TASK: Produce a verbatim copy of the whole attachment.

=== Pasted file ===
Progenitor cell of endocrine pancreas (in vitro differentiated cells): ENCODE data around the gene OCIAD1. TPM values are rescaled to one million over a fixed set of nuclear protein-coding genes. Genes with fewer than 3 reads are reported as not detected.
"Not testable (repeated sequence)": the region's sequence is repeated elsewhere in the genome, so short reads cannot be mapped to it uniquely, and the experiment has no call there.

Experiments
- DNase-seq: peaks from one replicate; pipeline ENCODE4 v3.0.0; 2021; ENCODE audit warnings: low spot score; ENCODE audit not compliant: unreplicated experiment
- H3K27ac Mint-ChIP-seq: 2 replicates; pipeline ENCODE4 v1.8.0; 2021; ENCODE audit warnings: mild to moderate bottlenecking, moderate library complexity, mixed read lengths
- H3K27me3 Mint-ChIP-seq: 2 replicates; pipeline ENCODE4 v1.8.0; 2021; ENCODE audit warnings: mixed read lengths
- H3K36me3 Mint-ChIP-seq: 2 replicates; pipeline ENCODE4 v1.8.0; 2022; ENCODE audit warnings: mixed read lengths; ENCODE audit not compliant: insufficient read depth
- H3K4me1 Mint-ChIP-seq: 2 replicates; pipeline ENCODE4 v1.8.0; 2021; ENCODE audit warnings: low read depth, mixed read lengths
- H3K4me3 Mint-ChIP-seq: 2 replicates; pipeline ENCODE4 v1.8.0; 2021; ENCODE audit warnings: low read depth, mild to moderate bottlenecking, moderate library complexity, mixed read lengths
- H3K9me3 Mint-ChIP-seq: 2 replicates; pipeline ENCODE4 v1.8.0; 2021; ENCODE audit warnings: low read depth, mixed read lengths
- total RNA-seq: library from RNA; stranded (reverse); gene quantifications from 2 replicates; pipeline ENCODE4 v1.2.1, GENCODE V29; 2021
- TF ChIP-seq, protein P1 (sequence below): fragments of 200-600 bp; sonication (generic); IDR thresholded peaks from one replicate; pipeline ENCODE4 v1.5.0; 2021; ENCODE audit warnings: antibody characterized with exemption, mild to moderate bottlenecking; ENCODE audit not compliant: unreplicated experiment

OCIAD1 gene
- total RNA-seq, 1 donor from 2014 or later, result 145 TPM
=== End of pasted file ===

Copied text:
Progenitor cell of endocrine pancreas (in vitro differentiated cells): ENCODE data around the gene OCIAD1. TPM values are rescaled to one million over a fixed set of nuclear protein-coding genes. Genes with fewer than 3 reads are reported as not detected.
"Not testable (repeated sequence)": the region's sequence is repeated elsewhere in the genome, so short reads cannot be mapped to it uniquely, and the experiment has no call there.

Experiments
- DNase-seq: peaks from one replicate; pipeline ENCODE4 v3.0.0; 2021; ENCODE audit warnings: low spot score; ENCODE audit not compliant: unreplicated experiment
- H3K27ac Mint-ChIP-seq: 2 replicates; pipeline ENCODE4 v1.8.0; 2021; ENCODE audit warnings: mild to moderate bottlenecking, moderate library complexity, mixed read lengths
- H3K27me3 Mint-ChIP-seq: 2 replicates; pipeline ENCODE4 v1.8.0; 2021; ENCODE audit warnings: mixed read lengths
- H3K36me3 Mint-ChIP-seq: 2 replicates; pipeline ENCODE4 v1.8.0; 2022; ENCODE audit warnings: mixed read lengths; ENCODE audit not compliant: insufficient read depth
- H3K4me1 Mint-ChIP-seq: 2 replicates; pipeline ENCODE4 v1.8.0; 2021; ENCODE audit warnings: low read depth, mixed read lengths
- H3K4me3 Mint-ChIP-seq: 2 replicates; pipeline ENCODE4 v1.8.0; 2021; ENCODE audit warnings: low read depth, mild to moderate bottlenecking, moderate library complexity, mixed read lengths
- H3K9me3 Mint-ChIP-seq: 2 replicates; pipeline ENCODE4 v1.8.0; 2021; ENCODE audit warnings: low read depth, mixed read lengths
- total RNA-seq: library from RNA; stranded (reverse); gene quantifications from 2 replicates; pipeline ENCODE4 v1.2.1, GENCODE V29; 2021
- TF ChIP-seq, protein P1 (sequence below): fragments of 200-600 bp; sonication (generic); IDR thresholded peaks from one replicate; pipeline ENCODE4 v1.5.0; 2021; ENCODE audit warnings: antibody characterized with exemption, mild to moderate bottlenecking; ENCODE audit not compliant: unreplicated experiment

OCIAD1 gene
- total RNA-seq, 1 donor from 2014 or later, result 145 TPM